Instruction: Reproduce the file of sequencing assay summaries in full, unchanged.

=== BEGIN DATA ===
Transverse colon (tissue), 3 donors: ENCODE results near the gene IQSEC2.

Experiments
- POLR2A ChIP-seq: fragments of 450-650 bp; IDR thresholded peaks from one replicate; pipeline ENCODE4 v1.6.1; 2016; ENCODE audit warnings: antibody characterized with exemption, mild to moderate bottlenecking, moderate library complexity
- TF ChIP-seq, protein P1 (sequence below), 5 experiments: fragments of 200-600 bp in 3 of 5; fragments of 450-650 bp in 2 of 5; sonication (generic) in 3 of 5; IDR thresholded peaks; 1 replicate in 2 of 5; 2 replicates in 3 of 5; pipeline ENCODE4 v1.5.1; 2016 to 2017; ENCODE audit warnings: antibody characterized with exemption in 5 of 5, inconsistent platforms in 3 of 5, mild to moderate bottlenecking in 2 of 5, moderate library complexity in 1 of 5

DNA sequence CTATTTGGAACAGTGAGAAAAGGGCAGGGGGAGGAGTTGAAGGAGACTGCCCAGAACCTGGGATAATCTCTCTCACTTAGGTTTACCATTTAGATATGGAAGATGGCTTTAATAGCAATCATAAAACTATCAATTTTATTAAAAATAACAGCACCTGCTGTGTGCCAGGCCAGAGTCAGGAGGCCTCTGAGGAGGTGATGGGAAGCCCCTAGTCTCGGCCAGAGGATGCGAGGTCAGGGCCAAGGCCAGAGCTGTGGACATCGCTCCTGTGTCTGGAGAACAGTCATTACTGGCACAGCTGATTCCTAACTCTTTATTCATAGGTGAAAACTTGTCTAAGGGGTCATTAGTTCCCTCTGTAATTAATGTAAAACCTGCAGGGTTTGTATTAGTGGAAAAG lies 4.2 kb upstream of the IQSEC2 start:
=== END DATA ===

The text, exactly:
Transverse colon (tissue), 3 donors: ENCODE results near the gene IQSEC2.

Experiments
- POLR2A ChIP-seq: fragments of 450-650 bp; IDR thresholded peaks from one replicate; pipeline ENCODE4 v1.6.1; 2016; ENCODE audit warnings: antibody characterized with exemption, mild to moderate bottlenecking, moderate library complexity
- TF ChIP-seq, protein P1 (sequence below), 5 experiments: fragments of 200-600 bp in 3 of 5; fragments of 450-650 bp in 2 of 5; sonication (generic) in 3 of 5; IDR thresholded peaks; 1 replicate in 2 of 5; 2 replicates in 3 of 5; pipeline ENCODE4 v1.5.1; 2016 to 2017; ENCODE audit warnings: antibody characterized with exemption in 5 of 5, inconsistent platforms in 3 of 5, mild to moderate bottlenecking in 2 of 5, moderate library complexity in 1 of 5

DNA sequence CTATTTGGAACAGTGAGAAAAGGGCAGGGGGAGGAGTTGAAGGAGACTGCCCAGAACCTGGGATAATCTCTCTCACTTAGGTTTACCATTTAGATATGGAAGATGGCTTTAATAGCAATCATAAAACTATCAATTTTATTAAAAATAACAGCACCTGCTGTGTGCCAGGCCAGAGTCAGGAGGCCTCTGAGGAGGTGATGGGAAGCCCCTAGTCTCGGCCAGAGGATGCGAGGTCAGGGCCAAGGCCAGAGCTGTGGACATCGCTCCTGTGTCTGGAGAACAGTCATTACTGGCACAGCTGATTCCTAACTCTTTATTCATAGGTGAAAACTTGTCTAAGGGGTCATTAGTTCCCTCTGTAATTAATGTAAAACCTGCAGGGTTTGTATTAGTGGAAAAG lies 4.2 kb upstream of the IQSEC2 start: